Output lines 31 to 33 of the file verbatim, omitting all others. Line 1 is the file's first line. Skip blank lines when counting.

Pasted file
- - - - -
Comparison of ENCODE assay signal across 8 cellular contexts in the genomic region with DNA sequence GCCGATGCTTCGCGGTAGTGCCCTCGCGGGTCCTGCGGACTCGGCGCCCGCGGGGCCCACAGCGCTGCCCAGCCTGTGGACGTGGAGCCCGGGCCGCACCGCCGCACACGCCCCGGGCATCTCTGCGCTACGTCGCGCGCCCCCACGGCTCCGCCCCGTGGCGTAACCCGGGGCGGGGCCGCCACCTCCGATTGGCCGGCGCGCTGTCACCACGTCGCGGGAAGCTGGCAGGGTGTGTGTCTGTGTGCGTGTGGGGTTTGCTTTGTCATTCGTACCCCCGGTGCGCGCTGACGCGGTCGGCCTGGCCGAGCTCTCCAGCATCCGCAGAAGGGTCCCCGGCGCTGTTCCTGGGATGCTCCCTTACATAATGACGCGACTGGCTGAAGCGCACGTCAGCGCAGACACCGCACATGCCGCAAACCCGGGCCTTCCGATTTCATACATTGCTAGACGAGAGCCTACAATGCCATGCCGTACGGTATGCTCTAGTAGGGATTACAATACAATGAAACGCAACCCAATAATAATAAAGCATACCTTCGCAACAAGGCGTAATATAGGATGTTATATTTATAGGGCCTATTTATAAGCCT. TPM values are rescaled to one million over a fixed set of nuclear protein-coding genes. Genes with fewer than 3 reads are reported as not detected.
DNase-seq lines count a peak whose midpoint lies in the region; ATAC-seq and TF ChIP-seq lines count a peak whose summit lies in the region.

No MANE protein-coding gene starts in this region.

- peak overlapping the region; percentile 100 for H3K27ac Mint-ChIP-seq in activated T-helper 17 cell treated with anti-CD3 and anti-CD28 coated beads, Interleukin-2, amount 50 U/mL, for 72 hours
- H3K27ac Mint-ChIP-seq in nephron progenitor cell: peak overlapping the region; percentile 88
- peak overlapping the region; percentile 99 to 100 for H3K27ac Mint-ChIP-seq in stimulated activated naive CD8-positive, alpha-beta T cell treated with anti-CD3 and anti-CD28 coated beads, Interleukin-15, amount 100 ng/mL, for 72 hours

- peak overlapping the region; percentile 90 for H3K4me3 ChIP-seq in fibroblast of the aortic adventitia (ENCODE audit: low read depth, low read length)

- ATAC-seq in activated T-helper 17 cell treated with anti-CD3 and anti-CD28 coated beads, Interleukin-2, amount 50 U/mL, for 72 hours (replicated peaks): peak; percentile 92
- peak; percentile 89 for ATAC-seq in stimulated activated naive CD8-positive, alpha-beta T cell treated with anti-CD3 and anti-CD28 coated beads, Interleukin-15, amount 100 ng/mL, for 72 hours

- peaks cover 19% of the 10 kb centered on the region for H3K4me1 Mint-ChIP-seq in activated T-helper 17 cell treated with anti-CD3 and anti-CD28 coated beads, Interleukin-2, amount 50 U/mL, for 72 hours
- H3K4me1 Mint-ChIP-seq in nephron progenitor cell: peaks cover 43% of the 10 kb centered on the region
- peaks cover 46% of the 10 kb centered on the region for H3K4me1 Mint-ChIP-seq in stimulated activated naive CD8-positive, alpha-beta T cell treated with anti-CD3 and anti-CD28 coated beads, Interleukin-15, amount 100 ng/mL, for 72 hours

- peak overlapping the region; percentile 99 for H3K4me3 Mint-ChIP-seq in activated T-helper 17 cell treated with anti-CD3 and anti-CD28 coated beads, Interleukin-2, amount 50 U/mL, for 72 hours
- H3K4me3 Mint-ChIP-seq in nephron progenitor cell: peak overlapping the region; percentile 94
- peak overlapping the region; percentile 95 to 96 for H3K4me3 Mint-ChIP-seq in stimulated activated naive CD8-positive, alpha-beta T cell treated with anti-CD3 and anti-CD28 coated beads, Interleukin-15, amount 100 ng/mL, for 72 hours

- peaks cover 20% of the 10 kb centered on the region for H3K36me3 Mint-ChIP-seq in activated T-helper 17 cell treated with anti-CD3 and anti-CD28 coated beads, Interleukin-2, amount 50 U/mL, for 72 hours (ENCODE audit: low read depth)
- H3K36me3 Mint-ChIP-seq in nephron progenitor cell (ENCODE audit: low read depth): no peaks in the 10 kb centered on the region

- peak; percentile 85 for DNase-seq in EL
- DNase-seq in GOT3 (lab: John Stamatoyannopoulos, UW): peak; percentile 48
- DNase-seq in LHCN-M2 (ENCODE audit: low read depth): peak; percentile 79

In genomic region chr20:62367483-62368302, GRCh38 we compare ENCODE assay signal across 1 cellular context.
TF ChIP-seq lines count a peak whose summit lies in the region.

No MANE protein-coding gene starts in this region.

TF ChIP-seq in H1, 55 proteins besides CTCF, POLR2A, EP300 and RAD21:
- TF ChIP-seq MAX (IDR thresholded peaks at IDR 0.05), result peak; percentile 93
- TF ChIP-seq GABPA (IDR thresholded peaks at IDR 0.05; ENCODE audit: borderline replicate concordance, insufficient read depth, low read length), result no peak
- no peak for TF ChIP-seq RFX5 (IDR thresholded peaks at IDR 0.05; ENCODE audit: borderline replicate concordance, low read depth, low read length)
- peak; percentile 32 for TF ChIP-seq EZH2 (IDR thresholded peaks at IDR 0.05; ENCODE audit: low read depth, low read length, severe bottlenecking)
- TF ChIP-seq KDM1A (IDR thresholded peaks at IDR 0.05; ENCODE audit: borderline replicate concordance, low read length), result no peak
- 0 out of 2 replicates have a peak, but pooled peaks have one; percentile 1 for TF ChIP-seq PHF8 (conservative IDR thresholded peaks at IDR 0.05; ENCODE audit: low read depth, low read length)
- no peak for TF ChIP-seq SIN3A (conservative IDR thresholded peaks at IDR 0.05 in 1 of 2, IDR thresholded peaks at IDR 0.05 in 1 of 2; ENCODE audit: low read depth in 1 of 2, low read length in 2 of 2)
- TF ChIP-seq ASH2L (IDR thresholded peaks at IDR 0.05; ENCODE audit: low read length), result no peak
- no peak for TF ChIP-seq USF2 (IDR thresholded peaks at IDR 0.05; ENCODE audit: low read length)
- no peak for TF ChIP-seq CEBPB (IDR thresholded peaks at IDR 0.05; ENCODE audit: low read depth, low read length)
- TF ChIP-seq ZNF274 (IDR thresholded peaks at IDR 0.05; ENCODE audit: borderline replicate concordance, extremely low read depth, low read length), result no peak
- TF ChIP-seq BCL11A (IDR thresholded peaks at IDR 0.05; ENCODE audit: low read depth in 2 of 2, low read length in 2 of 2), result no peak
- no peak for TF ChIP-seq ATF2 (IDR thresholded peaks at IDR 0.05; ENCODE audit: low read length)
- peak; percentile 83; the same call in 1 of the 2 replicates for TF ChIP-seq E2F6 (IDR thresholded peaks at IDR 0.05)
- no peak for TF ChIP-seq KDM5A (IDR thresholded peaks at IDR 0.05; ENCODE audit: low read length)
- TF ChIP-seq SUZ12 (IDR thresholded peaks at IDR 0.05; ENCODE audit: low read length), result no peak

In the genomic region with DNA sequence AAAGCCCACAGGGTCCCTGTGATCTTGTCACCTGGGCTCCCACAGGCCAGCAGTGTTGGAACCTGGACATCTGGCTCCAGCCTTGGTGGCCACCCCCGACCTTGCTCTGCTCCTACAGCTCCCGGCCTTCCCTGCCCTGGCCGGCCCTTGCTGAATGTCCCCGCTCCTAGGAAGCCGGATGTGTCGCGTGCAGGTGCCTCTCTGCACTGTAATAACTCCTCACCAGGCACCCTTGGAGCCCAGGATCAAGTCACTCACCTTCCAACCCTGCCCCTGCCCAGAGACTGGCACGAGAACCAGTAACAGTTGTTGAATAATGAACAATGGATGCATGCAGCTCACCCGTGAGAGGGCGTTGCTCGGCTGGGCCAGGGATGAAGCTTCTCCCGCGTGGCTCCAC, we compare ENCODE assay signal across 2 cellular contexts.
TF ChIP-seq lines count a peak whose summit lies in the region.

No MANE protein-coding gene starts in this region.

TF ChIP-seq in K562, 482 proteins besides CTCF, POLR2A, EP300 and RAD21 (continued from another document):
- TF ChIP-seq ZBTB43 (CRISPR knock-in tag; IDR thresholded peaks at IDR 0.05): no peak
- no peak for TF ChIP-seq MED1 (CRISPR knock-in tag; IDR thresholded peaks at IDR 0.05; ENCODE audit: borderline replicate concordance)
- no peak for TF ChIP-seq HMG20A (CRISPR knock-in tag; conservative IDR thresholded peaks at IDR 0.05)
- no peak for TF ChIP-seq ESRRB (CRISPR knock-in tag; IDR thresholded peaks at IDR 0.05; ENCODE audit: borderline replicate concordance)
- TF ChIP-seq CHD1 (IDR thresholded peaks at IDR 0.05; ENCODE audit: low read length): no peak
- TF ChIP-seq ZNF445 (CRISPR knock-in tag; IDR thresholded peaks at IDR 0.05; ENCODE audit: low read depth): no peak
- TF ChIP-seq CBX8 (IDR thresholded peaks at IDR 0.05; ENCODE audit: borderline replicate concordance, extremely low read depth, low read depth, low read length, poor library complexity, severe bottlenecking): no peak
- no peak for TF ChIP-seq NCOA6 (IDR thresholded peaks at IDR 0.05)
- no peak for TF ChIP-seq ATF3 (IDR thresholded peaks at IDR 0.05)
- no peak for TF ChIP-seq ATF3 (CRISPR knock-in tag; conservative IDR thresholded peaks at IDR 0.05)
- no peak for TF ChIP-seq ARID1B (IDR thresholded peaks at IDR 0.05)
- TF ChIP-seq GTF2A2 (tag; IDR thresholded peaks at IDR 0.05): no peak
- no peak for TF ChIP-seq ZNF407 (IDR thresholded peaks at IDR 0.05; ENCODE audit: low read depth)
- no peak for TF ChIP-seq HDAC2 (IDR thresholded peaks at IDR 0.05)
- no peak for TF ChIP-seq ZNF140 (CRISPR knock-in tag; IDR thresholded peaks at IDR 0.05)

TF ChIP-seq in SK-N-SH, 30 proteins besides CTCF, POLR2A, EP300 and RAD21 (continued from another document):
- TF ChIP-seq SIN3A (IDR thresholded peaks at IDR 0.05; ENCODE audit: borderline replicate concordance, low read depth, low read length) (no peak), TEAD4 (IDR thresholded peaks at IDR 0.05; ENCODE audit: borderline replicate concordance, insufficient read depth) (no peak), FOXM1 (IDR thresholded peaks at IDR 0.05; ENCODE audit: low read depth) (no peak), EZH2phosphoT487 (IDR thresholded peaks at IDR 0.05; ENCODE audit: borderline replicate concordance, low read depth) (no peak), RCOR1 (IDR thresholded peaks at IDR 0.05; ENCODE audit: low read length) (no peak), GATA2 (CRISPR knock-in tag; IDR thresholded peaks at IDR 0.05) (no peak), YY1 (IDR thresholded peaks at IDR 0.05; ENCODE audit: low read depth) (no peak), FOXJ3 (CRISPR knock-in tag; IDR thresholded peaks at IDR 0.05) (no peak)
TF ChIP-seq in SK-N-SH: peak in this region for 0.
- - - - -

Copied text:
- no peak for TF ChIP-seq SIN3A (conservative IDR thresholded peaks at IDR 0.05 in 1 of 2, IDR thresholded peaks at IDR 0.05 in 1 of 2; ENCODE audit: low read depth in 1 of 2, low read length in 2 of 2)
- TF ChIP-seq ASH2L (IDR thresholded peaks at IDR 0.05; ENCODE audit: low read length), result no peak
- no peak for TF ChIP-seq USF2 (IDR thresholded peaks at IDR 0.05; ENCODE audit: low read length)